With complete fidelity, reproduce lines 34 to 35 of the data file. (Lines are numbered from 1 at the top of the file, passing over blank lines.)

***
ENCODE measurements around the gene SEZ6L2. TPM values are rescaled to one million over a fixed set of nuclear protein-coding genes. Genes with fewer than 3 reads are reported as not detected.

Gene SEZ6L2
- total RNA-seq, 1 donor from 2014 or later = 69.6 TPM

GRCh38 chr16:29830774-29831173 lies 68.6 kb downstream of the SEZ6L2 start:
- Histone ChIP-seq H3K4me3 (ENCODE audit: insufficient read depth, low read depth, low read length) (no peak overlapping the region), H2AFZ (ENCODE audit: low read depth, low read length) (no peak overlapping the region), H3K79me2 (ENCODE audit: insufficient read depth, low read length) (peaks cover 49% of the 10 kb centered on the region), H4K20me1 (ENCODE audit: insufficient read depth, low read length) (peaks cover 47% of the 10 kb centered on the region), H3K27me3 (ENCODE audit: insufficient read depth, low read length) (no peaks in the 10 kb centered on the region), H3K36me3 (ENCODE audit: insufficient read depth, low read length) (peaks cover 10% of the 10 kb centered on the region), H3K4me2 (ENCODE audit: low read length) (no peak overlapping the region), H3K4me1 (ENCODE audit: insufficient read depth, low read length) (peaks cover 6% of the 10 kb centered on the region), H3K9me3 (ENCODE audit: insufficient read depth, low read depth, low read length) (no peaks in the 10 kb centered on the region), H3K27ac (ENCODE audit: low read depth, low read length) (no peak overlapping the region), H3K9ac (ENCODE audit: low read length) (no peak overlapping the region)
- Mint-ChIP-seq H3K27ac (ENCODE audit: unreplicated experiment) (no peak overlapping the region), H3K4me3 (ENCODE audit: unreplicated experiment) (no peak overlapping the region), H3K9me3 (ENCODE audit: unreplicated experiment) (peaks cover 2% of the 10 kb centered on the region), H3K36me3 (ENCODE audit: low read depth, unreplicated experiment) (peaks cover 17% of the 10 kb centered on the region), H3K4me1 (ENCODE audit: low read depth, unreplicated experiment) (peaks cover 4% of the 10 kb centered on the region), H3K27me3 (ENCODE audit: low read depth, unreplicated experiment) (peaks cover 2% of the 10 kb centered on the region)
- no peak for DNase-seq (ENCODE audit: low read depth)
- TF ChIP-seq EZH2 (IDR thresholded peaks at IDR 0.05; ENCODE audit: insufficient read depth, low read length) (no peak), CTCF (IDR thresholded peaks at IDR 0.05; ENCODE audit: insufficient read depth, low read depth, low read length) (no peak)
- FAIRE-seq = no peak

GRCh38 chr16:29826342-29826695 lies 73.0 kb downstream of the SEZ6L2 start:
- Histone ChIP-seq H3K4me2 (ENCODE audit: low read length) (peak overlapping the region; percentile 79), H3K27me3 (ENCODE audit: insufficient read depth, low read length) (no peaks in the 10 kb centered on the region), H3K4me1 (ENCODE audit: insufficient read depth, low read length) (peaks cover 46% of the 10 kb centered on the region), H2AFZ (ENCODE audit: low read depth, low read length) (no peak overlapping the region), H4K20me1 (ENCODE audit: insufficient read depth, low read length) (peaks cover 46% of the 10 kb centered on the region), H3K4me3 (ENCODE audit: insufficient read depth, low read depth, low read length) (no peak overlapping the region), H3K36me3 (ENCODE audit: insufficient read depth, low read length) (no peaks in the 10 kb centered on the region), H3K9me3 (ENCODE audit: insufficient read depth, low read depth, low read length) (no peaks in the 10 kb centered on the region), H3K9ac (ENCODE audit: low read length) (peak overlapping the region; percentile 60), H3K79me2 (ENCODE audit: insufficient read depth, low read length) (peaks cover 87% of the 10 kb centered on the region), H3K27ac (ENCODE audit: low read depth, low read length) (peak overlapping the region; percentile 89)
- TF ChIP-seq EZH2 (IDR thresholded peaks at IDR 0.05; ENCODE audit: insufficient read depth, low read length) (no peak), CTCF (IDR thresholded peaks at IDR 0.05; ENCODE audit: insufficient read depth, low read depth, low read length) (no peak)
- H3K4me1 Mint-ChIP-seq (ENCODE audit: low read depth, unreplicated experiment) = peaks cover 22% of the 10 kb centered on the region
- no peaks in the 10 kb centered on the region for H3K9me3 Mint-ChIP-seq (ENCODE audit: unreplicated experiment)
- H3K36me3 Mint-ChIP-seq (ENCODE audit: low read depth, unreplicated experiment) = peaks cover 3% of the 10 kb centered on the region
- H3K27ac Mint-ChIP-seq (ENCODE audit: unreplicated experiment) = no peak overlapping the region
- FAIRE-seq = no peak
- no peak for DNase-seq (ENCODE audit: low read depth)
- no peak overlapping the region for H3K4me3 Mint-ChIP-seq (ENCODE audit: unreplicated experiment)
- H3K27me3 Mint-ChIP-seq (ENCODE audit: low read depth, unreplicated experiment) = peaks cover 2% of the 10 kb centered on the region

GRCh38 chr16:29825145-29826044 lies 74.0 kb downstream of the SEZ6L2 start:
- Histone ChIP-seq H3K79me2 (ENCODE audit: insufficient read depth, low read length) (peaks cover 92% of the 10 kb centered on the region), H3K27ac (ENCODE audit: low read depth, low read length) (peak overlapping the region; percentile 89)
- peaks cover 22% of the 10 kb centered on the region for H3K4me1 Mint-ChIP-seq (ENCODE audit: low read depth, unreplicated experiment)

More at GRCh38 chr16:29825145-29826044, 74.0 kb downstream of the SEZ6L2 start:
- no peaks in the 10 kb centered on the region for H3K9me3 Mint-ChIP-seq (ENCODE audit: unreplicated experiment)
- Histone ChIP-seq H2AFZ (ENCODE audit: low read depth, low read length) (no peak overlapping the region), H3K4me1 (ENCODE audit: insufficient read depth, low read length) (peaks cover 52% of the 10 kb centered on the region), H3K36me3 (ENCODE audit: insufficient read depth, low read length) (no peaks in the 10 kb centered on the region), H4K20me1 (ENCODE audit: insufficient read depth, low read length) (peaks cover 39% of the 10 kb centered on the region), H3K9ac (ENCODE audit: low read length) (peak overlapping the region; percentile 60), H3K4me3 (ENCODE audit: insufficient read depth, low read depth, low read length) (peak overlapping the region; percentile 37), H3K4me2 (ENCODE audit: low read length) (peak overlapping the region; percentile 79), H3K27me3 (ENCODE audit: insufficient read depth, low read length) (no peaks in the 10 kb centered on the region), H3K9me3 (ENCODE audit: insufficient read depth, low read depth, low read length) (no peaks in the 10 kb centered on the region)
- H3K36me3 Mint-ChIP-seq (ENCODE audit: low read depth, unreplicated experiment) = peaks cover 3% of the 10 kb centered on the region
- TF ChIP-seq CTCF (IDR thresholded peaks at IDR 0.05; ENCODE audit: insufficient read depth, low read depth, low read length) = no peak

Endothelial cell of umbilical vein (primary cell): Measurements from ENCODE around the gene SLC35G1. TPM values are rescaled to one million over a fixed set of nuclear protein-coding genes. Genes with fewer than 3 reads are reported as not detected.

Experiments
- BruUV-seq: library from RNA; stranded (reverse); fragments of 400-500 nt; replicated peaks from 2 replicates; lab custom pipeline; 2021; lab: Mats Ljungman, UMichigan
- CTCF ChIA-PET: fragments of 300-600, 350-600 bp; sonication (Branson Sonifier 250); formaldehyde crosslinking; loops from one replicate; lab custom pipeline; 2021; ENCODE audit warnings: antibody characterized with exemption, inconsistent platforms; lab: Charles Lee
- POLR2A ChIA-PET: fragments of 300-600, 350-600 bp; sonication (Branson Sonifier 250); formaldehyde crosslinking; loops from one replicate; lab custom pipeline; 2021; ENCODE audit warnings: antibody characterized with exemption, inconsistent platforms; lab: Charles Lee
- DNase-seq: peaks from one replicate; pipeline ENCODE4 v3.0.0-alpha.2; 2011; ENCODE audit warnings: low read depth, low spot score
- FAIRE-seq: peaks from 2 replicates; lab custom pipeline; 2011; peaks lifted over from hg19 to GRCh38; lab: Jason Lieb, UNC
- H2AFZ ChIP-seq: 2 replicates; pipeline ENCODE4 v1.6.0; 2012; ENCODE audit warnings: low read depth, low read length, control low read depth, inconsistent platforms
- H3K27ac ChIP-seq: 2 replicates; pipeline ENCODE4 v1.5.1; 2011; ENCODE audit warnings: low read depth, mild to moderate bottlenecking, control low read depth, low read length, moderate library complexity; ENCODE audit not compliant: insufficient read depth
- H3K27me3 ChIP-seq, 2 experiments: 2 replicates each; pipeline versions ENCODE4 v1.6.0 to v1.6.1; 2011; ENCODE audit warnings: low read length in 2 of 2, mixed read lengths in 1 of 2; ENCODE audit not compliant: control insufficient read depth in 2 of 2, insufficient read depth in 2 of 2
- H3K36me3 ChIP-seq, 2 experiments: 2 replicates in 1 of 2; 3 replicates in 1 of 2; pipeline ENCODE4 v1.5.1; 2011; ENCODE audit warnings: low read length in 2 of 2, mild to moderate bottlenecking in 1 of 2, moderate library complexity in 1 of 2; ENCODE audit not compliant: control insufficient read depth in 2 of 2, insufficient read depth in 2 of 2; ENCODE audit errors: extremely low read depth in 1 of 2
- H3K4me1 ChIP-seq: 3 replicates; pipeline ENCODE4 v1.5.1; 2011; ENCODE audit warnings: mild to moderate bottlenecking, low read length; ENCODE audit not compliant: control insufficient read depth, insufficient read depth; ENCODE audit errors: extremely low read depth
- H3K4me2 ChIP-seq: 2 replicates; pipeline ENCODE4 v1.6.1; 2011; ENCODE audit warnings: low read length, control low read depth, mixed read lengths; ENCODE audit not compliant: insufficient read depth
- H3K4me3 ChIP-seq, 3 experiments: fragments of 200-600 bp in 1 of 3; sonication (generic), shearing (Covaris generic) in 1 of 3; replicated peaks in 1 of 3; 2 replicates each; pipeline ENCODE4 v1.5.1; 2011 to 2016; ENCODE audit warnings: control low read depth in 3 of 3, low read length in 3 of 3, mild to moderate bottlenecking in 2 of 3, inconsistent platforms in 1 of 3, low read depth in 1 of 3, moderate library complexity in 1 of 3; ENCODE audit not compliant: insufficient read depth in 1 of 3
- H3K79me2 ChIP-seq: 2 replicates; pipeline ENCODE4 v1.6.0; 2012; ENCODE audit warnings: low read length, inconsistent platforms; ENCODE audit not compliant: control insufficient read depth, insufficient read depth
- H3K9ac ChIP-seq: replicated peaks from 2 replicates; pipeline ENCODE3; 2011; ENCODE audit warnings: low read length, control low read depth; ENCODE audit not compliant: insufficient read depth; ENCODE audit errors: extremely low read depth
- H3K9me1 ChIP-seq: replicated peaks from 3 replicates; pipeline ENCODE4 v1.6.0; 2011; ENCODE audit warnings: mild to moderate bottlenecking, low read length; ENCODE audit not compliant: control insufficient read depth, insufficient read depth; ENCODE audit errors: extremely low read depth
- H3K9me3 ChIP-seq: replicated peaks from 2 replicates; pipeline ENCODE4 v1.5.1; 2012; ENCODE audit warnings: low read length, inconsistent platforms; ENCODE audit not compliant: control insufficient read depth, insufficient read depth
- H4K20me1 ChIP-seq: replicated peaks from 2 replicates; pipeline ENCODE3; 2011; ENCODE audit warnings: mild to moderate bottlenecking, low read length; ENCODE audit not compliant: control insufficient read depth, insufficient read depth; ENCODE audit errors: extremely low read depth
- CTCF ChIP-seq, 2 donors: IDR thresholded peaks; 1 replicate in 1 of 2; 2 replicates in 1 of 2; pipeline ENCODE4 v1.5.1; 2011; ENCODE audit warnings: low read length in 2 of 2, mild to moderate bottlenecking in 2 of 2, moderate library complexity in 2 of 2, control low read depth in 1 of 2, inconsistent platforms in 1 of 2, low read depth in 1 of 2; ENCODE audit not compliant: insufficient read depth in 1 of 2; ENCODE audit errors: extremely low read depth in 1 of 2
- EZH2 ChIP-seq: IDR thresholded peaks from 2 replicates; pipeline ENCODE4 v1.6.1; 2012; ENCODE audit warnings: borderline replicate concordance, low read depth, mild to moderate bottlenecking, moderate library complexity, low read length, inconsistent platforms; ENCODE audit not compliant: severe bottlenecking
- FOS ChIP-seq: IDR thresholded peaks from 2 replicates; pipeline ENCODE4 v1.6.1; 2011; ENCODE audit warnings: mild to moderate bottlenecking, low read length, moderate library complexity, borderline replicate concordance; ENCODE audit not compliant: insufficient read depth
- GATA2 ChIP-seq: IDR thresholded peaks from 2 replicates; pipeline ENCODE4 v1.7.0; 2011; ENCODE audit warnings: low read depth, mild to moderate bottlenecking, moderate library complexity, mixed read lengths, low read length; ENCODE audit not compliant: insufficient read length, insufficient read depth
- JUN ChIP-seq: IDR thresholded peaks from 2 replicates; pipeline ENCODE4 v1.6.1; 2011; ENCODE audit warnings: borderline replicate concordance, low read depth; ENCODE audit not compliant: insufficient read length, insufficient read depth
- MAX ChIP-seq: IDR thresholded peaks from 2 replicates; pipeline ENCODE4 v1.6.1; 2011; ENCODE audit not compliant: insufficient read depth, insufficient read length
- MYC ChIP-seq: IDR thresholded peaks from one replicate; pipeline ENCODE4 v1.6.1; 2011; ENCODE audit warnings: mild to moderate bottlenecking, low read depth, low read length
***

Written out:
- DNase-seq: peaks from one replicate; pipeline ENCODE4 v3.0.0-alpha.2; 2011; ENCODE audit warnings: low read depth, low spot score
- FAIRE-seq: peaks from 2 replicates; lab custom pipeline; 2011; peaks lifted over from hg19 to GRCh38; lab: Jason Lieb, UNC